The Florida Gators looked just lethargic enough early on against Tennessee on Saturday to worry about a hangover from their close loss to Alabama.
Maybe the Gatorade helped. But the Gators aided themselves plenty, too.
After two early touchdowns on explosive plays for the Volunteers, Florida scored the game’s final 24 points and shut out Tennessee in the second half, riding a career-best performance from Emory Jones to a 38-14 win.
Jones — Florida’s unquestioned starter in the eyes of Dan Mullen and its embattled QB1 in the minds of many fans whose eyes have grown wide at the brimming potential and promise of backup Anthony Richardson — was fantastic on the night, rebounding from a couple of poor throws and slow decisions early on to complete 21 of 27 throws for 209 yards and two touchdowns and run for 144 yards, each his best total as a Gator.
Jones became the second Florida quarterback to rush for 100 yards in a game this month with a 49-yard sprint in the early fourth quarter, and became the first Gator since Tim Tebow to tally 200 yards passing and 100 yards rushing in a game on Florida’s final drive.
But while Jones and receiver Trent Whittemore — who threw a touchdown to Kemore Gamble on a double pass play just after halftime — paced Florida’s good but unspectacular passing game, Jones and the impossibly deep Gators backfield were busy grinding yet another defense to dust on the ground.
Jones got his yardage on a mixture of scrambles and designed runs, darting by defenders that had mostly bottled up Florida’s running backs early on. And a greater focus on Jones would open up space and generate opportunities for Nay’Quan Wright, Dameon Pierce, and Malik Davis, who combined for another 139 yards on the ground and both of the team’s rushing touchdowns. (Davis also hauled in a short receiving touchdown, his first.)
Florida’s 283 rushing yards gives these Gators 240 or more in each of their four contests this season — and surely sends a Tennessee team that came in allowing just 54.3 yards per game and 1.7 yards per carry plummeting down the national rankings.
The Gators also weathered an early combination from the Vols that seemed to stagger them, if only briefly. After Florida forced a three-and-out and scored on its opening drive, Tennessee answered, with Hendon Hooker finding TiYon Evans on a screen pass that would cover 47 yards and lead to a 7-7 tie.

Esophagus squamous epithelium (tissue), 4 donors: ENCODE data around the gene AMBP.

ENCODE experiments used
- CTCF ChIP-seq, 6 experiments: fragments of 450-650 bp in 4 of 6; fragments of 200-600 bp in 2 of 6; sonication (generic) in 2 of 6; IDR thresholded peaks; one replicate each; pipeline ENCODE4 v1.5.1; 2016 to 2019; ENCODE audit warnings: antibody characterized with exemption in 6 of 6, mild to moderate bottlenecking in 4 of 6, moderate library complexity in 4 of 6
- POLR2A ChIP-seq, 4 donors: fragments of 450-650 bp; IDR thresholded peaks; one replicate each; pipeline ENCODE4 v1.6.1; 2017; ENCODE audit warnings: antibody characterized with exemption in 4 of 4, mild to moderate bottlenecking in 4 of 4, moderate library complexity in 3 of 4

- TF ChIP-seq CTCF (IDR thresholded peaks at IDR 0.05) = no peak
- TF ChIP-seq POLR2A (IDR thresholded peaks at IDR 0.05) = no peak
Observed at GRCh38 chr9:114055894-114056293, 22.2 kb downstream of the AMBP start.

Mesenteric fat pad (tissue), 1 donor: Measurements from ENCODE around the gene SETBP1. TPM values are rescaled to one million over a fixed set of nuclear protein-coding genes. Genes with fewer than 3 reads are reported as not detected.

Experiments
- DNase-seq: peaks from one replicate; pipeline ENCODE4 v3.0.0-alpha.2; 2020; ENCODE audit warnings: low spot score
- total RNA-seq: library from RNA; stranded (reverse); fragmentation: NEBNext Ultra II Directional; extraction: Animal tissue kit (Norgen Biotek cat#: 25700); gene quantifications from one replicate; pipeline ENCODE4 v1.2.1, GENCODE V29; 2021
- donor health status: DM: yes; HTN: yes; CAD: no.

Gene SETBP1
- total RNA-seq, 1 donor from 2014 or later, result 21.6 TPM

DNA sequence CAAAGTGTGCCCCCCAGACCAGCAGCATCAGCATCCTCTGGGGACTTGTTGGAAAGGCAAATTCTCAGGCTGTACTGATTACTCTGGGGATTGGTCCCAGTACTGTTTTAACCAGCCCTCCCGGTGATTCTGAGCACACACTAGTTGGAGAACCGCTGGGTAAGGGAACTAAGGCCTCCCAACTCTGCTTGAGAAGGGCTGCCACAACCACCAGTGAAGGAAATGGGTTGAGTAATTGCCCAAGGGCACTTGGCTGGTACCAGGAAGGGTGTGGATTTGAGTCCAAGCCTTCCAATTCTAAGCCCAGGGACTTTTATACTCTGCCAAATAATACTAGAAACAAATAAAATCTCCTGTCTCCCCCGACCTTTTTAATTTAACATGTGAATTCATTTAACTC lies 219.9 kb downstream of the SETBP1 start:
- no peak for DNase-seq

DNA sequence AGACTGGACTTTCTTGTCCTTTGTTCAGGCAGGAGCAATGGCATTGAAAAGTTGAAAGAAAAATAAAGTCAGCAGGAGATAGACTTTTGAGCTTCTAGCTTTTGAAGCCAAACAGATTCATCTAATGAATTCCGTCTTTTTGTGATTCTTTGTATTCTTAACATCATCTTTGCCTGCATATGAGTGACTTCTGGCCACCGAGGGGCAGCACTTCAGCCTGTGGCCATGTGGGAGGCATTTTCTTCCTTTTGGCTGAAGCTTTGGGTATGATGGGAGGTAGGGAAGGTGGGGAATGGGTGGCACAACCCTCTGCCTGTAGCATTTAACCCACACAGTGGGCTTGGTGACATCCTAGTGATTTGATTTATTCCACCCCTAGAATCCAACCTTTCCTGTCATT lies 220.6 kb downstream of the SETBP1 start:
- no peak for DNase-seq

And the Vols responded to a Florida field goal with a 75-yard strike from Hooker to Javonta Payton that produced a 14-10 lead.
But the Gators would strike back to go up 17-14 before halftime — and might have put more points on the board before the break had a play been signaled dead on a fine Jacob Copeland reception on a fourth down. Instead, Copeland had the ball ripped from his grasp before the whistle blew, and the fumble recovery by the Vols both ended Florida’s threat to score and gave the Vols a chance to stage a drive that would end with a missed field goal as the half expired.
Tennessee ran up an impressive 423 yards on Florida’s defense — almost 100 more than Alabama mustered a week ago — but gained more than 300 of them on drives that did not end in points, an especially impressive victory of the Pyrrhic variety when considering the Vols’ zero turnovers.
With the win, Florida improves to 16-1 in the last 17 games of what was once one of the most competitive rivalries in college football — the same record it owns against Kentucky over the last 17 meetings in what was once the best-known streak of dominance in college football. And the Gators did it one week after the sort of valiant effort against Alabama that has left some teams bruised — both literally and figuratively — and others thinking that they had already accomplished enough to let up.
Early returns suggest this Florida team isn’t in either of those categories.